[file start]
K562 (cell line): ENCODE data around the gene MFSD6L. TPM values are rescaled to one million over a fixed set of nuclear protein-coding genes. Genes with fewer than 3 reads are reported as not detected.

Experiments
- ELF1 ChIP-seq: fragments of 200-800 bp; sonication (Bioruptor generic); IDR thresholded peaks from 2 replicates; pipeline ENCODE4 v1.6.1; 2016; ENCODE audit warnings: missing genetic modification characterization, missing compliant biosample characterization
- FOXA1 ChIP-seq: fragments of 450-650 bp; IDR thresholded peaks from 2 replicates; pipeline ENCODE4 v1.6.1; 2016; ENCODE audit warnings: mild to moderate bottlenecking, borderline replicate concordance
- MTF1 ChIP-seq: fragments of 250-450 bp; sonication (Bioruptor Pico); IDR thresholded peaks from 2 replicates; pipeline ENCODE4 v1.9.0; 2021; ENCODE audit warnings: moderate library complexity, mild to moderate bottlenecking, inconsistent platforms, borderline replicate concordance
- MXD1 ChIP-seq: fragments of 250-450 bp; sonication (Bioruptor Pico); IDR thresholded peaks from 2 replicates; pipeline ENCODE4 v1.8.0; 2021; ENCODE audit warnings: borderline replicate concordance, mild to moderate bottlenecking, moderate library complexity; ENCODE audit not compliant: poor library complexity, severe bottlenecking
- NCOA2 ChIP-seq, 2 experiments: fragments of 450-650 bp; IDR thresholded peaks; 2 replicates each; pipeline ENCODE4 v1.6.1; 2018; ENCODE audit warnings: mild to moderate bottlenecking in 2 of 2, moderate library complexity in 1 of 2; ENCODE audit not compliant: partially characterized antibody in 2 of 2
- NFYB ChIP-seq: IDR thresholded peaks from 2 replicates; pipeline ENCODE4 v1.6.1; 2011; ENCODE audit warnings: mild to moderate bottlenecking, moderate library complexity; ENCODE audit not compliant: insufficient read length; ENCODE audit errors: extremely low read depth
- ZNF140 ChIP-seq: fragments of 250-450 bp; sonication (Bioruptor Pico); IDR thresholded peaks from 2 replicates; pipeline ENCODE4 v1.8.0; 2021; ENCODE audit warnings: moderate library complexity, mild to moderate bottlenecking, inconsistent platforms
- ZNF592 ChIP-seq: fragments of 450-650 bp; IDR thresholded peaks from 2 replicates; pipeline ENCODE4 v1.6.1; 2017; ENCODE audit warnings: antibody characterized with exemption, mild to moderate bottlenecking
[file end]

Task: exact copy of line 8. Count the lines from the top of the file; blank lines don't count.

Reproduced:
- NFYB ChIP-seq: IDR thresholded peaks from 2 replicates; pipeline ENCODE4 v1.6.1; 2011; ENCODE audit warnings: mild to moderate bottlenecking, moderate library complexity; ENCODE audit not compliant: insufficient read length; ENCODE audit errors: extremely low read depth